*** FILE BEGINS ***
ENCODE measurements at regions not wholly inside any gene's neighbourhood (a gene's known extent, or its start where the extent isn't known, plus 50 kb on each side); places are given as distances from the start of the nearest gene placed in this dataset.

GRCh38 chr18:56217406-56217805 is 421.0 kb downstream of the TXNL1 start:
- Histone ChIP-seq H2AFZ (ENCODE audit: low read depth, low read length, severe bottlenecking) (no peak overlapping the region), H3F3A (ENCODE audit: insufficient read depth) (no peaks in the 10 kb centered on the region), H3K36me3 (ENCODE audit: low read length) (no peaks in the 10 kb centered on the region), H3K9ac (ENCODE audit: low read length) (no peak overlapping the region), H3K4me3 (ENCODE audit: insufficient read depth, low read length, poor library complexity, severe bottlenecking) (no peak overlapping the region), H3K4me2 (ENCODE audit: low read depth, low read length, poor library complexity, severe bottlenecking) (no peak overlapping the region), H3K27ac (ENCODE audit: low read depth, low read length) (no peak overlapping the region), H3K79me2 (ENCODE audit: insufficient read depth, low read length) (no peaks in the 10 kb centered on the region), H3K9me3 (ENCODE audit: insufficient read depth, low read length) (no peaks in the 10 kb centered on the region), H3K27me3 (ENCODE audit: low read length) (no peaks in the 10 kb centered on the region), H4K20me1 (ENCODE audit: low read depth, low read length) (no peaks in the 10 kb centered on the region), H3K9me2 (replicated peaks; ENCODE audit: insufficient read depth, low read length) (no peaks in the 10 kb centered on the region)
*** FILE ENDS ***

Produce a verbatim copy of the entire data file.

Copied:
ENCODE measurements at regions not wholly inside any gene's neighbourhood (a gene's known extent, or its start where the extent isn't known, plus 50 kb on each side); places are given as distances from the start of the nearest gene placed in this dataset.

GRCh38 chr18:56217406-56217805 is 421.0 kb downstream of the TXNL1 start:
- Histone ChIP-seq H2AFZ (ENCODE audit: low read depth, low read length, severe bottlenecking) (no peak overlapping the region), H3F3A (ENCODE audit: insufficient read depth) (no peaks in the 10 kb centered on the region), H3K36me3 (ENCODE audit: low read length) (no peaks in the 10 kb centered on the region), H3K9ac (ENCODE audit: low read length) (no peak overlapping the region), H3K4me3 (ENCODE audit: insufficient read depth, low read length, poor library complexity, severe bottlenecking) (no peak overlapping the region), H3K4me2 (ENCODE audit: low read depth, low read length, poor library complexity, severe bottlenecking) (no peak overlapping the region), H3K27ac (ENCODE audit: low read depth, low read length) (no peak overlapping the region), H3K79me2 (ENCODE audit: insufficient read depth, low read length) (no peaks in the 10 kb centered on the region), H3K9me3 (ENCODE audit: insufficient read depth, low read length) (no peaks in the 10 kb centered on the region), H3K27me3 (ENCODE audit: low read length) (no peaks in the 10 kb centered on the region), H4K20me1 (ENCODE audit: low read depth, low read length) (no peaks in the 10 kb centered on the region), H3K9me2 (replicated peaks; ENCODE audit: insufficient read depth, low read length) (no peaks in the 10 kb centered on the region)